Before you write your meta description, do some competitive research. Search for your competitors in Google, and see what their descriptions say. Try to write a compelling description for your product or service that will persuade a user to click on your site instead of competing sites.

Make sure your description includes your most important keywords to help it rank high in searches for those words. You can use the Website Visibility Report to check which keywords search engines are seeing on your home page, and on your competitors’ home pages. You can also use Google’s AdWords keyword tool to see whether the keywords on your site match the most-searched terms for your products or services.

Sometimes Google will pull the snippet, or page description, from your website’s listing in the Open Directory Project (, or its listing in the Yahoo Directory. I recommend that you not leave this important description to the whims of the search engines. To discourage search engines from using either the Open Directory or Yahoo description for the snippet, add these simple meta tags to the section of every page: You can’t fully control Google’s choice of text for the snippet. To up your chances of having your site described as you want it to be, make sure:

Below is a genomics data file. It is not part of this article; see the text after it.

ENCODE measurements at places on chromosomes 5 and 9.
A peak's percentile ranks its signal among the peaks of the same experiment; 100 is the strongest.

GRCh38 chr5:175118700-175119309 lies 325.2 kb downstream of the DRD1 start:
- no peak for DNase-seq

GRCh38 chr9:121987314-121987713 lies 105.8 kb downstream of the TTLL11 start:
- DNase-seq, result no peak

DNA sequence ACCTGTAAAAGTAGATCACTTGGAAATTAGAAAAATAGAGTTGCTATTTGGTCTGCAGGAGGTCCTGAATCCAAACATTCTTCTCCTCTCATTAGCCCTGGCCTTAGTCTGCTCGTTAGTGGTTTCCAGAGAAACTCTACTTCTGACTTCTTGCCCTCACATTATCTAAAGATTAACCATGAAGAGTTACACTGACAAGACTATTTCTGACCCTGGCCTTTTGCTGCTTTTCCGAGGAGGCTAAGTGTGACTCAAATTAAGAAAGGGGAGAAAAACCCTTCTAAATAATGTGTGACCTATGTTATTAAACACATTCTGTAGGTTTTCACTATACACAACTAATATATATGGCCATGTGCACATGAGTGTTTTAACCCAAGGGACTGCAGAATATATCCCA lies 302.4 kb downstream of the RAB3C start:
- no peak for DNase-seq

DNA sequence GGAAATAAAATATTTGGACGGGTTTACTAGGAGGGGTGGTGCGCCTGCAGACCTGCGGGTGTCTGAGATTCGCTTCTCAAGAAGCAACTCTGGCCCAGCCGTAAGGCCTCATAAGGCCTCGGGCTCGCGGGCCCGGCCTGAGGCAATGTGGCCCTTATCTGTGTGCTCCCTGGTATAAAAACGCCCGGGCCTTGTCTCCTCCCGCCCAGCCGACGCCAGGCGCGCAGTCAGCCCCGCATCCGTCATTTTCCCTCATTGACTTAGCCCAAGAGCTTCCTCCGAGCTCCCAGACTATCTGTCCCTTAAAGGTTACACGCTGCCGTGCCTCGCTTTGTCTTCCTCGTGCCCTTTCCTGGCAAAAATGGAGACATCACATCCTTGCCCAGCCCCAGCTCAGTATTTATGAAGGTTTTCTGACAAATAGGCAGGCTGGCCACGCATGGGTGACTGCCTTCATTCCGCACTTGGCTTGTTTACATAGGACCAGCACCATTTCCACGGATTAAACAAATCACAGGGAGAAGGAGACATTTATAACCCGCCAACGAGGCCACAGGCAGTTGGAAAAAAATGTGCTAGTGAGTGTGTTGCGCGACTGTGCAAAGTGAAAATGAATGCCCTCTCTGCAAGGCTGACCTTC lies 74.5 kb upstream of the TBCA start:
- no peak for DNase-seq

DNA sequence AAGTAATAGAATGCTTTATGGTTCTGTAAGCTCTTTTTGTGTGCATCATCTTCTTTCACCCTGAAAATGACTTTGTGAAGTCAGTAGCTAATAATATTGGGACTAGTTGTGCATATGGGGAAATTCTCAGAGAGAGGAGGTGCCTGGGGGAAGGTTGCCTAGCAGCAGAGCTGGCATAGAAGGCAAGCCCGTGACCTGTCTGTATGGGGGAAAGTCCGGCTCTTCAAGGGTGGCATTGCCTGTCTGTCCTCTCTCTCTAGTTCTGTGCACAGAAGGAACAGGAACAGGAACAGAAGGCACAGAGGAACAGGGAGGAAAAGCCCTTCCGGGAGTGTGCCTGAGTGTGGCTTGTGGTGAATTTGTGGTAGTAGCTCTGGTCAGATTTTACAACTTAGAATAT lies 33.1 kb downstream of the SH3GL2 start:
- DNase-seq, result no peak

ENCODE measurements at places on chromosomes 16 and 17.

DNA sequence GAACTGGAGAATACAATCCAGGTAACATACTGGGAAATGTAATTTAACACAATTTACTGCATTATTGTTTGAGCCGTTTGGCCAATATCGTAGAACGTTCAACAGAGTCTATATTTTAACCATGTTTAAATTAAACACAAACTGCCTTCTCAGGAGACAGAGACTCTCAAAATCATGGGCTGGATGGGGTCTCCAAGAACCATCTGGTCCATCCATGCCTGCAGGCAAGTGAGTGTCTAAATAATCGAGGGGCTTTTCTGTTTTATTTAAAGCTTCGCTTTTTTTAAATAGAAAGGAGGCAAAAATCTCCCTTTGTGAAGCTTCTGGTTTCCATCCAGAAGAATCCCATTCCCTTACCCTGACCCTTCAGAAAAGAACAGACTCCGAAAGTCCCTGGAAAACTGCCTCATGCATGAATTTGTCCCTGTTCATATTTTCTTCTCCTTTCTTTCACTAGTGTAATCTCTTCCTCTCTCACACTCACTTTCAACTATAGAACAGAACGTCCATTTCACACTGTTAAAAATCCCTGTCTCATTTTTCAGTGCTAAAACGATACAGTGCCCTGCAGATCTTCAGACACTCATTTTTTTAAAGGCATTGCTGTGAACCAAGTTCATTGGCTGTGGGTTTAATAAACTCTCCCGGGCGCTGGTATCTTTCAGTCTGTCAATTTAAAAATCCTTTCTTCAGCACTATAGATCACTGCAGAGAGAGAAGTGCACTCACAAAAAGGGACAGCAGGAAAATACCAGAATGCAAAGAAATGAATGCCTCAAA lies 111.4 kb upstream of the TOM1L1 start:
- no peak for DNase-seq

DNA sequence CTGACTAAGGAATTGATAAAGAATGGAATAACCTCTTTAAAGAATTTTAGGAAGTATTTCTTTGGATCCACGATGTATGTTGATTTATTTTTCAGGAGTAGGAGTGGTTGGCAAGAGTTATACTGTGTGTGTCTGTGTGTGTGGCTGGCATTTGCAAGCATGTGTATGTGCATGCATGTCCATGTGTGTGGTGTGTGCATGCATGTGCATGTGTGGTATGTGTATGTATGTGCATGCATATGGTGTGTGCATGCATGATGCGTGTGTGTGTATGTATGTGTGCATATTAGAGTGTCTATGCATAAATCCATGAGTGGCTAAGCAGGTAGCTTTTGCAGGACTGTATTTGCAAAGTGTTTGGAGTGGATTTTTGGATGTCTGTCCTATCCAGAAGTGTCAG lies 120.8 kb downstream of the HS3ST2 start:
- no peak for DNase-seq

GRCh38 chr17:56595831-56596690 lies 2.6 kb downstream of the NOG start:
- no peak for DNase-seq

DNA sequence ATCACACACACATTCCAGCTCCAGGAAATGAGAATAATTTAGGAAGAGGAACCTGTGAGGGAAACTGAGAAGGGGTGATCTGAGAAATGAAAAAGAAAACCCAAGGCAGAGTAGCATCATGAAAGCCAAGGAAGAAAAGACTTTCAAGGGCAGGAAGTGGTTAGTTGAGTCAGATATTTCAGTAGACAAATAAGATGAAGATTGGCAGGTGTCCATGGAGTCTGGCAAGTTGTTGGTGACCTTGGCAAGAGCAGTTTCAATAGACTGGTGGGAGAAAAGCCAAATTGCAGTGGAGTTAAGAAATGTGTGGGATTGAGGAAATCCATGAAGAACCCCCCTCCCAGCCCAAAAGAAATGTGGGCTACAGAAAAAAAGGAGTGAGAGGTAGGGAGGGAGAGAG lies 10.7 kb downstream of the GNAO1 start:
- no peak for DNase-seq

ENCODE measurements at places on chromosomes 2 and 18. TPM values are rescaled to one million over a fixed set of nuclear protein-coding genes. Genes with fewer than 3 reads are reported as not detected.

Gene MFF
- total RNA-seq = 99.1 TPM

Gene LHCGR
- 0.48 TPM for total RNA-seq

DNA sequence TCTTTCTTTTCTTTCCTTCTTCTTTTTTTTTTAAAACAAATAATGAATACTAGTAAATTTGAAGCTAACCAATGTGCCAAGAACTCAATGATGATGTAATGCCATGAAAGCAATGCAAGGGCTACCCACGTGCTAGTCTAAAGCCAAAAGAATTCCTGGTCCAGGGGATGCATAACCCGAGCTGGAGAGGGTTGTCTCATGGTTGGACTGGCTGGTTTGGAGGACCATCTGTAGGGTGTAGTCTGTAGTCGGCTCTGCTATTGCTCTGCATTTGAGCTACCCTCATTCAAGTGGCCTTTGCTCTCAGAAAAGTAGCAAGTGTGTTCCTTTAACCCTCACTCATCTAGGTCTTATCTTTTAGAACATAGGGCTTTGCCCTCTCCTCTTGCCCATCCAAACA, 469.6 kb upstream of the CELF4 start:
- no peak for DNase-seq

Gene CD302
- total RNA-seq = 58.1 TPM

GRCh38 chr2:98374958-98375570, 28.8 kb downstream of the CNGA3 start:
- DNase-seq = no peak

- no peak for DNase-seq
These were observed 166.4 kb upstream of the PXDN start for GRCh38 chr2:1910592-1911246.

• Your meta description is accurate and uses the most important keyword(s) for that page.
  • The text on every page of your site is accurate and well written, with important keywords used appropriately.

Learn more about how to write a good meta description – and why it’s important – in the AboutUs article, Good Meta Descriptions Bring More Site Traffic.

Final caution: Do not stuff web pages, titles or descriptions with too many keywords. That’s a sure way to tell search engines you’re trying to game results, and could mean you lose out in the search-rankings game.


Read about other classic SEO mistakes even good web designers can make.